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AIP baking is a tricky thing, and even more of an exact science than regular baking, so you’ll have heard me say many times in the the AIP Recipe Collection Facebook Group that I do NOT recommend substitutions in AIP baking! You can read more on the topic in my article Substitutions in AIP Cooking & Baking so you understand why this is so important.
That said, many AIP recipes call for gelatin or agar agar powder or gelatin eggs, or if you’ve found a paleo recipe it may call for a flax or chia egg! All of this can be quite confusing, especially since some of them require that you make a gelatin egg separately and others just have you adding gelatin to the mix.
So, what’s the breaking news on AIP egg replacements (see what I did there)? And, can’t I just use the egg replacements available at the grocery store? Here are the answers you’ve been looking for!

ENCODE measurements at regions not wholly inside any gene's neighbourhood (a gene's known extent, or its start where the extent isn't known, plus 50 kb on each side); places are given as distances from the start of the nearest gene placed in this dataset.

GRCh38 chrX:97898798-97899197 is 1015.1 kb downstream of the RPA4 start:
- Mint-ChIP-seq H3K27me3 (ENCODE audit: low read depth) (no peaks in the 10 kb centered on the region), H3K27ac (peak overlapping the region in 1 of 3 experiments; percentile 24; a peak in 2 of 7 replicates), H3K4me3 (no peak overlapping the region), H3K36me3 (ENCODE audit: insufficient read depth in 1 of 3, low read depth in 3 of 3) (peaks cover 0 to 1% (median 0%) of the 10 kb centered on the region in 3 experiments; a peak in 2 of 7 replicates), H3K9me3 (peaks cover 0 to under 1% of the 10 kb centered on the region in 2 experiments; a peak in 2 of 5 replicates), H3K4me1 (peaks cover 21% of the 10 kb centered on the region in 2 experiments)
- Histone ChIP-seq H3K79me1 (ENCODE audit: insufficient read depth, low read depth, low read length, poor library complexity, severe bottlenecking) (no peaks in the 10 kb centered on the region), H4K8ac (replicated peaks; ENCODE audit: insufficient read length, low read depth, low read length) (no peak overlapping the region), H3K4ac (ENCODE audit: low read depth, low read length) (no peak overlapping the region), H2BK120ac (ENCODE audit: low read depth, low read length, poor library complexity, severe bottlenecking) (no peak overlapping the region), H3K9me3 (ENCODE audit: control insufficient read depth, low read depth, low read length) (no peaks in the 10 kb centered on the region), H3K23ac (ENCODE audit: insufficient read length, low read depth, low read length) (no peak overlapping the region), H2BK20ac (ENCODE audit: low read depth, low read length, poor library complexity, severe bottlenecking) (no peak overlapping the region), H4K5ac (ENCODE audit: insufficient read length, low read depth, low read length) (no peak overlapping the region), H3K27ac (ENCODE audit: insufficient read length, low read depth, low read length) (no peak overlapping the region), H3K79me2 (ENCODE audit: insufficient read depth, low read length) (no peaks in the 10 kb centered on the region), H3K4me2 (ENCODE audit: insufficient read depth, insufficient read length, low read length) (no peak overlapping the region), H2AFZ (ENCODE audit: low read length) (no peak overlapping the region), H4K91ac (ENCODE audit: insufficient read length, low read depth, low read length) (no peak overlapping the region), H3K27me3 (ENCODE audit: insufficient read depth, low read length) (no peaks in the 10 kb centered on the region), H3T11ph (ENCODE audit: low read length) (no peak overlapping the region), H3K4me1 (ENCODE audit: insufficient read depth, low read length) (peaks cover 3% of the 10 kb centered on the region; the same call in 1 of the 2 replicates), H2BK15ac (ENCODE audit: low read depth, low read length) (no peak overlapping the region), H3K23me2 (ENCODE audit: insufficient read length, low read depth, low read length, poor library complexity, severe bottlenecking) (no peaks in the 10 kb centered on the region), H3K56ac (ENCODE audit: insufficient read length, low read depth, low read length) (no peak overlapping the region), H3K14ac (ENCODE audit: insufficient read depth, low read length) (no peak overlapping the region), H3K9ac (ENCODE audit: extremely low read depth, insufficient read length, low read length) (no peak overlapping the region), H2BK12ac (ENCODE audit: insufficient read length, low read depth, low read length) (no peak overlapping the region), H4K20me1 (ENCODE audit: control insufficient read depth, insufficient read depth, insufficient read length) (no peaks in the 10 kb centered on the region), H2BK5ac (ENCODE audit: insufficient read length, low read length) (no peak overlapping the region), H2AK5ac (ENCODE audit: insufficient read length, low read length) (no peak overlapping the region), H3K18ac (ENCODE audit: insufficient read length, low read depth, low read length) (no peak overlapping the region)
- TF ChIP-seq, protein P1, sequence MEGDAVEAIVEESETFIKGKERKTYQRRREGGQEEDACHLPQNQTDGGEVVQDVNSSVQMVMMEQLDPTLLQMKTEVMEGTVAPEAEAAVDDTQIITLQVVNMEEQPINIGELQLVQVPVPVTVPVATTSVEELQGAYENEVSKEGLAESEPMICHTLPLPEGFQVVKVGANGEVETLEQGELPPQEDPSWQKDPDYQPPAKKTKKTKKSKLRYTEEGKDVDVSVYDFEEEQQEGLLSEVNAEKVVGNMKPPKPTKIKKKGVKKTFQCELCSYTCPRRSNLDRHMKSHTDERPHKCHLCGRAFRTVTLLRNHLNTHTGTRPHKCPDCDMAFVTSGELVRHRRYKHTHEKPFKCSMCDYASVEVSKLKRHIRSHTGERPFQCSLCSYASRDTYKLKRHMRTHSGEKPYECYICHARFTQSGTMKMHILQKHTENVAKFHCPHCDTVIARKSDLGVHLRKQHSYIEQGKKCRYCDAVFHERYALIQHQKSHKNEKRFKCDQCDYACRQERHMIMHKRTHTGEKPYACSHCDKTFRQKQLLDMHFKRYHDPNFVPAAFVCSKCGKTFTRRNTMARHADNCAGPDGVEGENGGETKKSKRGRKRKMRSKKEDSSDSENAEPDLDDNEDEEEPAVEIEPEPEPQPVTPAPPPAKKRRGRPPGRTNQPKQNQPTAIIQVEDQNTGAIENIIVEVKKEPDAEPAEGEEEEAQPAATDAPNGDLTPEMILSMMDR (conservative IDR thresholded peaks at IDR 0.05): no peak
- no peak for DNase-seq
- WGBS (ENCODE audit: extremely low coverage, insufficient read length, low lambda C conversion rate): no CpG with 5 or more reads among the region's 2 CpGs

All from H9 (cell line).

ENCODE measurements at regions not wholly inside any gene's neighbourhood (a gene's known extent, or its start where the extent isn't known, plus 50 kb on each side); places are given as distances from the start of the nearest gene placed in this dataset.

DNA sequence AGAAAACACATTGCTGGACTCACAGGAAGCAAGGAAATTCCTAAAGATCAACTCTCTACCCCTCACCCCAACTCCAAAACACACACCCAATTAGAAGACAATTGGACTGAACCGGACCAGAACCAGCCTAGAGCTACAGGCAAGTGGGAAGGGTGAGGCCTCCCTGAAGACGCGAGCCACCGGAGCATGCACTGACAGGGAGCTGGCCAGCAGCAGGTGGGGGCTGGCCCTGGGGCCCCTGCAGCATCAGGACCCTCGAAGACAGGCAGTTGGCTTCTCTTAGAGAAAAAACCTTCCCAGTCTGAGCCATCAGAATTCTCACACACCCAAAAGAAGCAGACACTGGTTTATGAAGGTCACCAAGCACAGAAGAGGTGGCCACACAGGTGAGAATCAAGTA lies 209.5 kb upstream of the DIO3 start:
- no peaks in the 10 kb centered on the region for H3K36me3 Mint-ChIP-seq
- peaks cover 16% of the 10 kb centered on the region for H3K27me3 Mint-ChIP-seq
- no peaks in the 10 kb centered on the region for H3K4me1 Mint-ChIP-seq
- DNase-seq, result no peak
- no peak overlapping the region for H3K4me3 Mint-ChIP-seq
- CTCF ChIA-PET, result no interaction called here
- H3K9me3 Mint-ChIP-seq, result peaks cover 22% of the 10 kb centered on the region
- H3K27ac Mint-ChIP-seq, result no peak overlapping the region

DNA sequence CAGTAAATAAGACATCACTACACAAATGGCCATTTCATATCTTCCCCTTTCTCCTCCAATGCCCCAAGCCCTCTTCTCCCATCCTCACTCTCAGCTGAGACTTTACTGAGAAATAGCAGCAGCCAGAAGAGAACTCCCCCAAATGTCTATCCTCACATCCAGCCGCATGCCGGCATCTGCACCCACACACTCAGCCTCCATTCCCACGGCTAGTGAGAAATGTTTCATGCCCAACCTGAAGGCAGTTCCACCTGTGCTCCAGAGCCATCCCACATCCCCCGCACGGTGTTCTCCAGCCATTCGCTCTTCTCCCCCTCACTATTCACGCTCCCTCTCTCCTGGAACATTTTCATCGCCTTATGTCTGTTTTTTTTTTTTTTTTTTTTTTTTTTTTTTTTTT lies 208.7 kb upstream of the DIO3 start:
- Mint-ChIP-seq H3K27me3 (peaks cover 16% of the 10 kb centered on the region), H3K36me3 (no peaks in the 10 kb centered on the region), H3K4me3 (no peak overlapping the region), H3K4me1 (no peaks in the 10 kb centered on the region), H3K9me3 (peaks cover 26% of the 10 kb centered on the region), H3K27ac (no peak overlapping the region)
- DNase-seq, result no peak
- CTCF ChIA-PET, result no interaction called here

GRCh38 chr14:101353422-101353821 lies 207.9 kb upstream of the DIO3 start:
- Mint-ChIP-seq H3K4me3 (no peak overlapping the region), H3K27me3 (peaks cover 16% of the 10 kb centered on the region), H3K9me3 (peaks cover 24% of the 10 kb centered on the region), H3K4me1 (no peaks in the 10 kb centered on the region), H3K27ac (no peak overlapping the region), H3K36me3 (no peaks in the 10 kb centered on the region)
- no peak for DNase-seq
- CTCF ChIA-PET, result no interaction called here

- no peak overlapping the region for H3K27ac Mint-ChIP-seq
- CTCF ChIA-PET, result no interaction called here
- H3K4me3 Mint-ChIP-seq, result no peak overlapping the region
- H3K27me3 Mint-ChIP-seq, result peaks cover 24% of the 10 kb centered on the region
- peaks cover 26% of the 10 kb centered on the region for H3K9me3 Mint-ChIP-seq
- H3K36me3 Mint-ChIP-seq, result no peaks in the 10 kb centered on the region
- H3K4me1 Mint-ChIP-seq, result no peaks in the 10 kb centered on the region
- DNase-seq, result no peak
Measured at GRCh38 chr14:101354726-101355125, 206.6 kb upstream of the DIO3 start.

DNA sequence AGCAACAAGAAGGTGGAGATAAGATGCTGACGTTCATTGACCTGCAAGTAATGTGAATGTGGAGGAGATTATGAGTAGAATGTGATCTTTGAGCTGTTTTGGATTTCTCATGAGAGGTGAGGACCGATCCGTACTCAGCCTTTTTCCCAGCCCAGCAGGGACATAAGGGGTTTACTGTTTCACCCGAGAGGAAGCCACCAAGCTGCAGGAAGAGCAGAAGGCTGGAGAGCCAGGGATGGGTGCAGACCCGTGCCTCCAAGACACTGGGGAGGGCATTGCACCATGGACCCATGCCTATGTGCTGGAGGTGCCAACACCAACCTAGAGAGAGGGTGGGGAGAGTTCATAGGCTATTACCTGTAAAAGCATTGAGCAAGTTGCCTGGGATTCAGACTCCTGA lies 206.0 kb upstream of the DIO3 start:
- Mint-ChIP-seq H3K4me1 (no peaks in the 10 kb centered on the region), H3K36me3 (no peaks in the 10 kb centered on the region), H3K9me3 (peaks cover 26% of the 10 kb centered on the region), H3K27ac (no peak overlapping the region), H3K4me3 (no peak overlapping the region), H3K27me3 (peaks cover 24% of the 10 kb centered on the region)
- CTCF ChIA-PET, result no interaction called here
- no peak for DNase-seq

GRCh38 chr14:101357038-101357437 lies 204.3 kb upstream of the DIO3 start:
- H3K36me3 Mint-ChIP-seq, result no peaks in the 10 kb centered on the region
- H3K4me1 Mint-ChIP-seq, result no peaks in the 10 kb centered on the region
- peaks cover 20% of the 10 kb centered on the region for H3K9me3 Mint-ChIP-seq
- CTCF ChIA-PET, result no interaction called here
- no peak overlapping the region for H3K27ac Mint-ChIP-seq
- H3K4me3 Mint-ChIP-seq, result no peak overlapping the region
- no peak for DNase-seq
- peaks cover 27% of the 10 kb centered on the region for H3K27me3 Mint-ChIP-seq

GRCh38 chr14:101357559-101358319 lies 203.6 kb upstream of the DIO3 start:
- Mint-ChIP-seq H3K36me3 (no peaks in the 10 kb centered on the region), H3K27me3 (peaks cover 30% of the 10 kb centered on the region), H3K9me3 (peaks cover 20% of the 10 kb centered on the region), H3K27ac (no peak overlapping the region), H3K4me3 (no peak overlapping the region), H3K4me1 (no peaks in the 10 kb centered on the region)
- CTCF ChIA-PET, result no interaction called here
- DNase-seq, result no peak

The Purpose of Eggs in Baking
Eggs are used for several reasons in baking; binding (holding things together like meatloaf and meatballs – this is the job of the whites), leavening (rising and creating a light fluffy texture – this is the job of the yolk), for moisture and also for flavor and appearance (often aids in browning).
Can we cook and bake with out them? Absolutely!
Will the replacements yield perfect results? No – unfortunately there is nothing that will ever perfectly replace an egg! BUT we can get pretty darn deliciously close!
Things to consider:
Binding – You’ll find that most meatloaf and meatball recipes work perfectly well without eggs, or maybe you just need to add a little mashed veg in as an alternate binder.